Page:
The Italian City Republics / Edition 4

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Overview

Daniel Waley and Trevor Dean illustrate how, from the eleventh century onwards, many dozens of Italian towns achieved independence as political entities, unhindered by any centralising power. Until the fourteenth century, when the regimes of individual ‘tyrants’ took over in most towns, these communes were the scene of a precocious, and very well-documented, experiment in republican self-government.

Focusing on the typical medium-sized towns rather than the better-known cities, the authors draw on a rich variety of contemporary material (both documentary and literary) to portray the world of the communes, illustrating the patriotism and public spirit as well as the equally characteristic factional strife which was to tear them apart. Discussion of the artistic and social lives of the inhabitants shows how these towns were the seed-bed of the cultural achievements of the early Renaissance.

In this fourth edition, Trevor Dean has expanded the book’s treatment of religion, women, housing, architecture and art, to take account of recent trends in the abundant historiography of these topics. A new selection of illuminating images has been included, and the bibliography brought up to date.

Both students and the general reader interested in Italian history, literature and art will find this accessible book a rewarding and fascinating read.

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Product Details

  • ISBN-13: 9781405859004
  • Publisher: Taylor & Francis
  • Publication date: 2/21/2010
  • Edition number: 4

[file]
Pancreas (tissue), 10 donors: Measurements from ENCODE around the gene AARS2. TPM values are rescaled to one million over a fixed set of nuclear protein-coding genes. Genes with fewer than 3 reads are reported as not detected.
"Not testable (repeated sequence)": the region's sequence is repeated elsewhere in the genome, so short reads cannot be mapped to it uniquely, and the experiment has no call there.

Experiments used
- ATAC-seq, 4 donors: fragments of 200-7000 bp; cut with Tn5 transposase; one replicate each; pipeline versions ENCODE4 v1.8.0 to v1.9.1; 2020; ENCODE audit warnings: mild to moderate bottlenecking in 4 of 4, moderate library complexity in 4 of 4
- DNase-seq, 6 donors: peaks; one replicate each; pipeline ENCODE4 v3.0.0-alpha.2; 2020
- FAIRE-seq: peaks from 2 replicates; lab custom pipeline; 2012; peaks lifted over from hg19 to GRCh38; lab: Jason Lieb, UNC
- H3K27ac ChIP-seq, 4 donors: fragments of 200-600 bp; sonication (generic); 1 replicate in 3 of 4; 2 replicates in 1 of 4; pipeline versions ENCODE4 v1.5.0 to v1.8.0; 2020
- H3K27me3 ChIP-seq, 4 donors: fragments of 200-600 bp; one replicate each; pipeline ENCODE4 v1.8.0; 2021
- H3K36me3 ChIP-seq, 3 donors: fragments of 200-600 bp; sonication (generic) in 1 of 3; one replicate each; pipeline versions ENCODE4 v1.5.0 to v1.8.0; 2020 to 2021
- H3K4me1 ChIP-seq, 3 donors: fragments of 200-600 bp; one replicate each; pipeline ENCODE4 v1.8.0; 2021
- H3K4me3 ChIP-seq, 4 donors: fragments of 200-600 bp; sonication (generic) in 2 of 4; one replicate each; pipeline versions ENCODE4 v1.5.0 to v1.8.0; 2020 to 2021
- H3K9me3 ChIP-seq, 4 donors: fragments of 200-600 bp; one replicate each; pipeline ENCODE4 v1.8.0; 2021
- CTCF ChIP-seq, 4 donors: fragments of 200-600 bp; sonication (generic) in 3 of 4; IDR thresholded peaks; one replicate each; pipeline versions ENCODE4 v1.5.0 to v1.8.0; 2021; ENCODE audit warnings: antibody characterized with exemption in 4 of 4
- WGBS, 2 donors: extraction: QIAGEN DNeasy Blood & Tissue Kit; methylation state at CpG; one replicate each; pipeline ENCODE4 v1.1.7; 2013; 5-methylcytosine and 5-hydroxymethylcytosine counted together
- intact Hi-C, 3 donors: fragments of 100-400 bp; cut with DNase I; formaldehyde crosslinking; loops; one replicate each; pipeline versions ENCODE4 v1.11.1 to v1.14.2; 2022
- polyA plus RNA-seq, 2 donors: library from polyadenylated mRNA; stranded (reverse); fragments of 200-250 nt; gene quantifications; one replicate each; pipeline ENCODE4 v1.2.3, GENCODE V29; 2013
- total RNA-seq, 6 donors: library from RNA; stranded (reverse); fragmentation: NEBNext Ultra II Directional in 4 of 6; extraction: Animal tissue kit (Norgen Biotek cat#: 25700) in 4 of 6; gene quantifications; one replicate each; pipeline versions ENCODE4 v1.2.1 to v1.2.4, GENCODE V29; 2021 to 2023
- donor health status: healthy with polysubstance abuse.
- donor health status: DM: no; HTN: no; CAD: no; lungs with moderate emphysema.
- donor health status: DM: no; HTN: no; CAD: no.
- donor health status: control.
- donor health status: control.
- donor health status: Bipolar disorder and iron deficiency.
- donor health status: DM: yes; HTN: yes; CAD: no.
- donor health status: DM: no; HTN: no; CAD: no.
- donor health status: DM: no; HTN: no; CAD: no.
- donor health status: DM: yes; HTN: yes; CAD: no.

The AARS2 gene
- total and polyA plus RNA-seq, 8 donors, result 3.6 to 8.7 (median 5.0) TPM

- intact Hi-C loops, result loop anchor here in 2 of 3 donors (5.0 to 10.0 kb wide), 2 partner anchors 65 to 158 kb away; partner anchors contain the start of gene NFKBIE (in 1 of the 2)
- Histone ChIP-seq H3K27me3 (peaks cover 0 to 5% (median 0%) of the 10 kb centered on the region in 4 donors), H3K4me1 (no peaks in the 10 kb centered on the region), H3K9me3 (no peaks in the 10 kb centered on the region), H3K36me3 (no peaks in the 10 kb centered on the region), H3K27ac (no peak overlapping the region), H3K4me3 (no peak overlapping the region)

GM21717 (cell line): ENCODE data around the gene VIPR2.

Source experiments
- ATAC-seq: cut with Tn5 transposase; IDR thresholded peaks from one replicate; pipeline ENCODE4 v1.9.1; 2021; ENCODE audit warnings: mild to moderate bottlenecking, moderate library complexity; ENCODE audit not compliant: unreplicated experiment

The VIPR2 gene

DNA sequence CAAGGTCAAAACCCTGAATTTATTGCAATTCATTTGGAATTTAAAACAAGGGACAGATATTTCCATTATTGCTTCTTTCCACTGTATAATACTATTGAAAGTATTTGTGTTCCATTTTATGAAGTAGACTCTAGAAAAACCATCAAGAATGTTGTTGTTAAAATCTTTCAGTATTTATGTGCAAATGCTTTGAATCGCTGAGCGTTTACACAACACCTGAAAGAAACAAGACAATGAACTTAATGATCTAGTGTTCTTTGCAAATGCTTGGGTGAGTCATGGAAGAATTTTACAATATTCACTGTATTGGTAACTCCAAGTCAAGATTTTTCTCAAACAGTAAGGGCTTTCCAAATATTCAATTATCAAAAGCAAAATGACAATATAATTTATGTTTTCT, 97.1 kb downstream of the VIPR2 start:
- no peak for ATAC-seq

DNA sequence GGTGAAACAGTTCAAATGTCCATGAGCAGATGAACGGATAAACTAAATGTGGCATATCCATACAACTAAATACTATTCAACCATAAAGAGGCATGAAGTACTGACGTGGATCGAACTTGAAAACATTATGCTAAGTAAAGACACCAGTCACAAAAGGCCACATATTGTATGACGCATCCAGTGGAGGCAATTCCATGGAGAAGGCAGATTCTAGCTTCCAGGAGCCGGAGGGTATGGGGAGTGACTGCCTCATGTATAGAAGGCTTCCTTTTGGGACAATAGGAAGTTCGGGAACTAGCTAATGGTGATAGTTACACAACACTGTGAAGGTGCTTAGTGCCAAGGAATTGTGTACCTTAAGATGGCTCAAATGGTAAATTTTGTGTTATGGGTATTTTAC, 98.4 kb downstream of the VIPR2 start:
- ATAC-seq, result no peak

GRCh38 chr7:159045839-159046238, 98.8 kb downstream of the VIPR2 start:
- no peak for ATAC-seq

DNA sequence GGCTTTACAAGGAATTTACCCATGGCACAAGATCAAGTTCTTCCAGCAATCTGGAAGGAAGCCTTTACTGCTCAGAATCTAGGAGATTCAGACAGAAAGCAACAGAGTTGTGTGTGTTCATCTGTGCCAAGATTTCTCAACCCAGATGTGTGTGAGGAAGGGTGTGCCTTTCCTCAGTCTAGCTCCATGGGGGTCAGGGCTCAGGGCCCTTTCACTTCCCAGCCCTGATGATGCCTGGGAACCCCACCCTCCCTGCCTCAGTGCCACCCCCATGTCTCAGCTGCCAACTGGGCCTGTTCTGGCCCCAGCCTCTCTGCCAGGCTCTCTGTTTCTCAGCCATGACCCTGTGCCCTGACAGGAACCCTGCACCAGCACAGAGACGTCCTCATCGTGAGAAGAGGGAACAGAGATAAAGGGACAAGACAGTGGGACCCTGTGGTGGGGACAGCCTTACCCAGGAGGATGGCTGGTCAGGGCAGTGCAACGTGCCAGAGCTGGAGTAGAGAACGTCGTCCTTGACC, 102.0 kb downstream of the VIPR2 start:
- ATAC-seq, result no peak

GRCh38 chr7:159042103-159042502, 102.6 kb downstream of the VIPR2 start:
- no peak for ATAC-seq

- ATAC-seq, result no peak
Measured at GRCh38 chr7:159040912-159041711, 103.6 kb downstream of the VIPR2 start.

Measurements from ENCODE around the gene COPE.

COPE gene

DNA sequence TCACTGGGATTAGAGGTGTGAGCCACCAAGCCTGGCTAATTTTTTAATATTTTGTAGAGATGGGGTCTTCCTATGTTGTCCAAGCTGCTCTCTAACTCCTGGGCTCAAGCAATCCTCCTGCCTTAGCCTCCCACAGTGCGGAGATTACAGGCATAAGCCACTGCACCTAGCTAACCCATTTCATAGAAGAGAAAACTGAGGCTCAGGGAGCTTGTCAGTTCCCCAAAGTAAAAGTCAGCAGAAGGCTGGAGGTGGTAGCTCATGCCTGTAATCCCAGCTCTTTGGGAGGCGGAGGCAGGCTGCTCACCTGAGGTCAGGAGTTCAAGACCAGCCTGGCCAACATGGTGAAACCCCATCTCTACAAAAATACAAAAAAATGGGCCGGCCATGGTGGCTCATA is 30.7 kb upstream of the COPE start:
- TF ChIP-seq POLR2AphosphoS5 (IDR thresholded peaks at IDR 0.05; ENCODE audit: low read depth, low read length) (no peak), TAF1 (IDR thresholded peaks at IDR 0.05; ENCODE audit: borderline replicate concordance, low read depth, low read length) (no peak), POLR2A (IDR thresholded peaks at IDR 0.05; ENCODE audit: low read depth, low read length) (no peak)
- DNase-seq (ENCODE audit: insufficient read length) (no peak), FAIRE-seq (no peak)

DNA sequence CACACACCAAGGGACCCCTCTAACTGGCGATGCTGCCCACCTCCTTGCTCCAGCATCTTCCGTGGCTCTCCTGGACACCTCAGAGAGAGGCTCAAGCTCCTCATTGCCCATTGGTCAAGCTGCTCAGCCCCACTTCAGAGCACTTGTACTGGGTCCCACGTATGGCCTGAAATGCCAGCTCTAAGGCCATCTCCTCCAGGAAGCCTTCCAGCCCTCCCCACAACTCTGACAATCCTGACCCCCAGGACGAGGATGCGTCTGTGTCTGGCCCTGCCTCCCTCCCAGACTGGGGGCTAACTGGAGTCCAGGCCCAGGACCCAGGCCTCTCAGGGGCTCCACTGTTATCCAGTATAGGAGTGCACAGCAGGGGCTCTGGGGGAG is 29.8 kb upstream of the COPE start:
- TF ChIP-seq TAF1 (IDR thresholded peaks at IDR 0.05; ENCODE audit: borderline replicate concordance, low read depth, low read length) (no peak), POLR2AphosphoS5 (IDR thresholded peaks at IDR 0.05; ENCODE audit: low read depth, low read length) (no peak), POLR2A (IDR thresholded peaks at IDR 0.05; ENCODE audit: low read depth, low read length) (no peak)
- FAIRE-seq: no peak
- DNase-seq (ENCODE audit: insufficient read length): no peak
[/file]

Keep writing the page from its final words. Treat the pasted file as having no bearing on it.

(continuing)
• Pages: 268
  • Sales rank: 691,640
  • Product dimensions: 6.20 (w) x 9.10 (h) x 0.60 (d)

Meet the Author

Daniel Waley was Professor of History at the London School of Economics from 1970 to 1972, before becoming Keeper of Manuscripts at the British Library. He retired in 1986.

Trevor Dean is Professor of Medieval History at University of Roehampton. His recent books include Crime and Criminal Justice in Late Medieval Italy (2007), Crime in Medieval Europe (2001) and The Towns of Italy in the later Middle Ages (2000), a volume of translated primary texts.

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Table of Contents

Introduction

1 The legacy of power

Economic changes

The nascent commune

2 The population

Status and occupation

Growth of the town

New categories and class feeling

3 Government

Origins of the commune

Institutions

The podestà

Other officials

Administration

Church and state

The presuppositions of government

Citizenship

4 Town and country

The contado

Administration of the contado

Immigration from the contado

Tenurial change in the countryside

The liberation of the serfs

The feudal nobility

5 External relations

The role of Empire and Papacy

The conduct of diplomacy

Military organization

Patriotism

6 Civic spirit and the visual arts

Palaces and piazzas

Walls

Fountains

Church-building

Town-planning

Painting the city

7 Internal divisions

Nobles and magnates

The Popolo

Other private city organizations

Guelfs and Ghibellines

The ideal of concord

8 The failure of the republics

Feudal power

The triumph of the Signoria

9 The historiography of the City-Republics

Notes and references

Bibliography

Historical Gazetteer

Index

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